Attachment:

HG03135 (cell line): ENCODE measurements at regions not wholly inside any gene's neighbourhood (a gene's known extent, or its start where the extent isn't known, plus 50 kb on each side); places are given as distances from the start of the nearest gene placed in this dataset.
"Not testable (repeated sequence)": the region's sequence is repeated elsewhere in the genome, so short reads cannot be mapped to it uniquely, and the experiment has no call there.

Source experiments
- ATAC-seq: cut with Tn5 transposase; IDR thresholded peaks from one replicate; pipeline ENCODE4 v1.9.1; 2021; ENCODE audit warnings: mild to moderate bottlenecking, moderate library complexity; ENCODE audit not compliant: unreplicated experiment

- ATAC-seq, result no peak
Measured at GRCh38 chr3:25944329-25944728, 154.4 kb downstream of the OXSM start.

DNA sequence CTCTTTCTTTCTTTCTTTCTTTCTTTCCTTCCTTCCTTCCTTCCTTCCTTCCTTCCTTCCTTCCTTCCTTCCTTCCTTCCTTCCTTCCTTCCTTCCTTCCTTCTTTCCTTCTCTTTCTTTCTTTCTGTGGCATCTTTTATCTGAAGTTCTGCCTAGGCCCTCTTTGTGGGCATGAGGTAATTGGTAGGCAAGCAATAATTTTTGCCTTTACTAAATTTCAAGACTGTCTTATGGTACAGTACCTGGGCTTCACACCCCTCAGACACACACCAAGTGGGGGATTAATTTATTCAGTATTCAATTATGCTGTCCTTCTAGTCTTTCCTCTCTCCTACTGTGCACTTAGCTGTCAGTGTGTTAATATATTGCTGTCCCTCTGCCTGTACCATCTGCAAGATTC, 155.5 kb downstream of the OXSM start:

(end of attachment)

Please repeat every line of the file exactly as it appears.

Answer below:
HG03135 (cell line): ENCODE measurements at regions not wholly inside any gene's neighbourhood (a gene's known extent, or its start where the extent isn't known, plus 50 kb on each side); places are given as distances from the start of the nearest gene placed in this dataset.
"Not testable (repeated sequence)": the region's sequence is repeated elsewhere in the genome, so short reads cannot be mapped to it uniquely, and the experiment has no call there.

Source experiments
- ATAC-seq: cut with Tn5 transposase; IDR thresholded peaks from one replicate; pipeline ENCODE4 v1.9.1; 2021; ENCODE audit warnings: mild to moderate bottlenecking, moderate library complexity; ENCODE audit not compliant: unreplicated experiment

- ATAC-seq, result no peak
Measured at GRCh38 chr3:25944329-25944728, 154.4 kb downstream of the OXSM start.

DNA sequence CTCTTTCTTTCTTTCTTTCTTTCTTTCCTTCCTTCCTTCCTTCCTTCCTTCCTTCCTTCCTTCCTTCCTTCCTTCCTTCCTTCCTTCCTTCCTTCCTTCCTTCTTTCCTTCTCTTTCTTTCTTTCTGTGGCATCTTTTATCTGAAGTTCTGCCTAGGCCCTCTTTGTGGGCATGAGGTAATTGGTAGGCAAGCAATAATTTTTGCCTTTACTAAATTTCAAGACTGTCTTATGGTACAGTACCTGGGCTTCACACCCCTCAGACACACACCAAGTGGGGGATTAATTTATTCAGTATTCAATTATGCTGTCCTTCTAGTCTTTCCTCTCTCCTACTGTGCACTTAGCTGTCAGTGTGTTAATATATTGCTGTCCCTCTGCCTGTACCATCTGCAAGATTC, 155.5 kb downstream of the OXSM start: